THE MAN WHO INVENTED THE DALEKS

I was lucky enough to get an advance look at The Man Who Invented the Daleks: The Strange Worlds of Terry Nation, a new book published by Aurum Press written by Alwyn Turner. I should probably declare an interest at this point: I’m writing a secret project for Aurum, one that’s not Doctor Who related and quite a long way off. When I can tell you what that is, I will.

The Terry Nation book isn’t – and isn’t meant to be – a biography in the sense of really getting under the skin of the man or listing the gossip, it’s more a survey of the television culture of the time, as personified by Nation. As well as the Daleks, Nation created Blakes 7 and Survivors, and he wrote for all sorts of ITC type shows like The Avengers and The Saint.

The book does a really nice job of capturing the weird life of a TV writer in Nation’s position – trying to balance house style and giving people what they wanted (being anonymous), while making a name for himself (standing out from the crowd). The book is also not afraid to note that, as a writer, Nation was paid to tell tall stories, and was quite happy to tell them about his own life. The reality was that he took work where he could take it.

And he created the Daleks, inspired by actual alien cubes he found in his garden, but like so many artists, his success was not so much the ideas or the art so much as cutting the right deal. Turner does a really good job unpicking the circumstances that led to Nation’s unique arrangement with the BBC. And the central figure wasn’t Nation, it was Steven Moffat’s mother-in-law.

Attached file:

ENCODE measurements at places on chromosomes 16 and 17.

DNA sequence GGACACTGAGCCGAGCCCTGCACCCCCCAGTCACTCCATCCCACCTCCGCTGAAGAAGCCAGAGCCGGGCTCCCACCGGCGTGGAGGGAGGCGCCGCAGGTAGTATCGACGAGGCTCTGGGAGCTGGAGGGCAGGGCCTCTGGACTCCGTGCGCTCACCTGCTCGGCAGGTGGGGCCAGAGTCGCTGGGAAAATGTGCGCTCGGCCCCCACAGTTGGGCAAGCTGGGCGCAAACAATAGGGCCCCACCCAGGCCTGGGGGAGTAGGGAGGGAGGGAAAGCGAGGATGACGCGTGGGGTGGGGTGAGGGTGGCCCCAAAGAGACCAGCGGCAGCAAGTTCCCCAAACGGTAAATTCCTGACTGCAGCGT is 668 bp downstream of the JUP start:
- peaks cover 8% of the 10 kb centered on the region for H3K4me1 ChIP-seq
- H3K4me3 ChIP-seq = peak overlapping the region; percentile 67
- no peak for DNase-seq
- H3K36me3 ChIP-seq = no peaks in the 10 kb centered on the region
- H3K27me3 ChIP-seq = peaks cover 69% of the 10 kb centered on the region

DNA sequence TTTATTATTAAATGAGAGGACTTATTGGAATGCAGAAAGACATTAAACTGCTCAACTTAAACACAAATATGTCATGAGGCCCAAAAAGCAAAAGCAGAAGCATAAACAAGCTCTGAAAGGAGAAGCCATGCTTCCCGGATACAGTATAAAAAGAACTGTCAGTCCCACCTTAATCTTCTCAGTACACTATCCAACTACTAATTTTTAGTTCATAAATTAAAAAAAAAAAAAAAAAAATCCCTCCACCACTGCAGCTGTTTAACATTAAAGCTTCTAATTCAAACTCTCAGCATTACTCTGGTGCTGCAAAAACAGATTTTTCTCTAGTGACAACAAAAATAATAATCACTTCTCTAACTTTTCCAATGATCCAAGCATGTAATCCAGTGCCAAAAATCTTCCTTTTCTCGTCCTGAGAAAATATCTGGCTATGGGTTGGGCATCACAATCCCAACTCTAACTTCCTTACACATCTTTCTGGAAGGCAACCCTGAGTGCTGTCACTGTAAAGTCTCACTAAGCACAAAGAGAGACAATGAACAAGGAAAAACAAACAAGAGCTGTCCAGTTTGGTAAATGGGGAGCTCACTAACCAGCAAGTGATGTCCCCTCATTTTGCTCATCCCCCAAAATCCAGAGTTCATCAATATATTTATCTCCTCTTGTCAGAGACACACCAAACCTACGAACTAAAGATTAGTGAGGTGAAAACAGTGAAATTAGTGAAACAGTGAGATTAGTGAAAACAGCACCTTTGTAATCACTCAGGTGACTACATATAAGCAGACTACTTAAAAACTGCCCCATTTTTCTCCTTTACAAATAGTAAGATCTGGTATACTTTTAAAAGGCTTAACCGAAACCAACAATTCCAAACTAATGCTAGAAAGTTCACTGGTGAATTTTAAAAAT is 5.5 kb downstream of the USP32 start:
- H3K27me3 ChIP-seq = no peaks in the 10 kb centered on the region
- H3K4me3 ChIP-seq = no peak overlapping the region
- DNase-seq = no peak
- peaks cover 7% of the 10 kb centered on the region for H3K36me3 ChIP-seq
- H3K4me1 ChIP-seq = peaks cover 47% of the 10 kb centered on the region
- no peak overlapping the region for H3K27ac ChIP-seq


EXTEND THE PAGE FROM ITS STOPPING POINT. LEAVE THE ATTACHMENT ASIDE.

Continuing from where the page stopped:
Beryl Vertue worked at Associated London Scripts, a group of writers including (as a very junior member) Terry Nation, ostensibly as a secretary, but really as an agent. I have to admit that having read this book, I’d really like to read one about Beryl Vertue, now. When someone approached the BBC wanting to make Dalek toys, the BBC and Nation scratched their heads, but she sorted out a contract. Nation became rich and bought a flash car and a mansion. Success bred success, and he was soon in huge demand. He jealously guarded the Daleks, and in making sure they were only brought out on special occasions he kept them special.

Later in life, he moves to California to try his hand in the American TV industry. It doesn’t work out. It’s odd, in a way. There would seem to be a lot of US shows in the early eighties he could have worked on. And he also gives up on the UK at the exact point he’s built his brand – the spin off novels made it clear: they were ‘Terry Nation’s Survivors’ and ‘Terry Nation’s Blakes 7’ and ‘Terry Nation’s Dalek Annuals’. Very early on, Nation sees Hollywood as a nut to crack, and he never cracks it.